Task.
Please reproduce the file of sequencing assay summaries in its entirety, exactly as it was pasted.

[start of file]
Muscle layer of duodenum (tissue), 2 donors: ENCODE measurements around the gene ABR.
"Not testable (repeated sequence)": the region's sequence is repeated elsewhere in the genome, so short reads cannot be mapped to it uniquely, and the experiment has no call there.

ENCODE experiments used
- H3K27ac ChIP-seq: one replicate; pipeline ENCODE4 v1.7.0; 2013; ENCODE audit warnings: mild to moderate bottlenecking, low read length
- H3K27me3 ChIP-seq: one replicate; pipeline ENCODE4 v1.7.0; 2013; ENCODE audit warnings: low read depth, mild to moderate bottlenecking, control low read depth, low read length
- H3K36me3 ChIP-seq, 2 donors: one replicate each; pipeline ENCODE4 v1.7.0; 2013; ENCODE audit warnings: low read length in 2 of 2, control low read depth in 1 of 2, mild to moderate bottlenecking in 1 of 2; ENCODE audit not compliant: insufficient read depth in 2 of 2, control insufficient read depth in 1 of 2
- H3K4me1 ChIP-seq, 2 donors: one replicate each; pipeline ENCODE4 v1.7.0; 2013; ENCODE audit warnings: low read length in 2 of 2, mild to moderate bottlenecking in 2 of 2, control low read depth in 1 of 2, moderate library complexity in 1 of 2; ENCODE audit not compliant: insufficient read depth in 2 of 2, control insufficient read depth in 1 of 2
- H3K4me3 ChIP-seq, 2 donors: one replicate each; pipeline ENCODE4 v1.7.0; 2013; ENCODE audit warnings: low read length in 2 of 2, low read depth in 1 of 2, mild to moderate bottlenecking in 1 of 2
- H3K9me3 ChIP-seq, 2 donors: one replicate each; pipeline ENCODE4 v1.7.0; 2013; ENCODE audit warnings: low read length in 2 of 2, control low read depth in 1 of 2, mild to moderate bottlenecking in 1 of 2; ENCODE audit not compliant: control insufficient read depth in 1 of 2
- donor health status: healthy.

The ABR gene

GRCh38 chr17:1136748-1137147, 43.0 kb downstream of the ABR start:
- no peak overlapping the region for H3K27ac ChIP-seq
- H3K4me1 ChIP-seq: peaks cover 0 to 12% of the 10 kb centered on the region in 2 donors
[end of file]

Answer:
Muscle layer of duodenum (tissue), 2 donors: ENCODE measurements around the gene ABR.
"Not testable (repeated sequence)": the region's sequence is repeated elsewhere in the genome, so short reads cannot be mapped to it uniquely, and the experiment has no call there.

ENCODE experiments used
- H3K27ac ChIP-seq: one replicate; pipeline ENCODE4 v1.7.0; 2013; ENCODE audit warnings: mild to moderate bottlenecking, low read length
- H3K27me3 ChIP-seq: one replicate; pipeline ENCODE4 v1.7.0; 2013; ENCODE audit warnings: low read depth, mild to moderate bottlenecking, control low read depth, low read length
- H3K36me3 ChIP-seq, 2 donors: one replicate each; pipeline ENCODE4 v1.7.0; 2013; ENCODE audit warnings: low read length in 2 of 2, control low read depth in 1 of 2, mild to moderate bottlenecking in 1 of 2; ENCODE audit not compliant: insufficient read depth in 2 of 2, control insufficient read depth in 1 of 2
- H3K4me1 ChIP-seq, 2 donors: one replicate each; pipeline ENCODE4 v1.7.0; 2013; ENCODE audit warnings: low read length in 2 of 2, mild to moderate bottlenecking in 2 of 2, control low read depth in 1 of 2, moderate library complexity in 1 of 2; ENCODE audit not compliant: insufficient read depth in 2 of 2, control insufficient read depth in 1 of 2
- H3K4me3 ChIP-seq, 2 donors: one replicate each; pipeline ENCODE4 v1.7.0; 2013; ENCODE audit warnings: low read length in 2 of 2, low read depth in 1 of 2, mild to moderate bottlenecking in 1 of 2
- H3K9me3 ChIP-seq, 2 donors: one replicate each; pipeline ENCODE4 v1.7.0; 2013; ENCODE audit warnings: low read length in 2 of 2, control low read depth in 1 of 2, mild to moderate bottlenecking in 1 of 2; ENCODE audit not compliant: control insufficient read depth in 1 of 2
- donor health status: healthy.

The ABR gene

GRCh38 chr17:1136748-1137147, 43.0 kb downstream of the ABR start:
- no peak overlapping the region for H3K27ac ChIP-seq
- H3K4me1 ChIP-seq: peaks cover 0 to 12% of the 10 kb centered on the region in 2 donors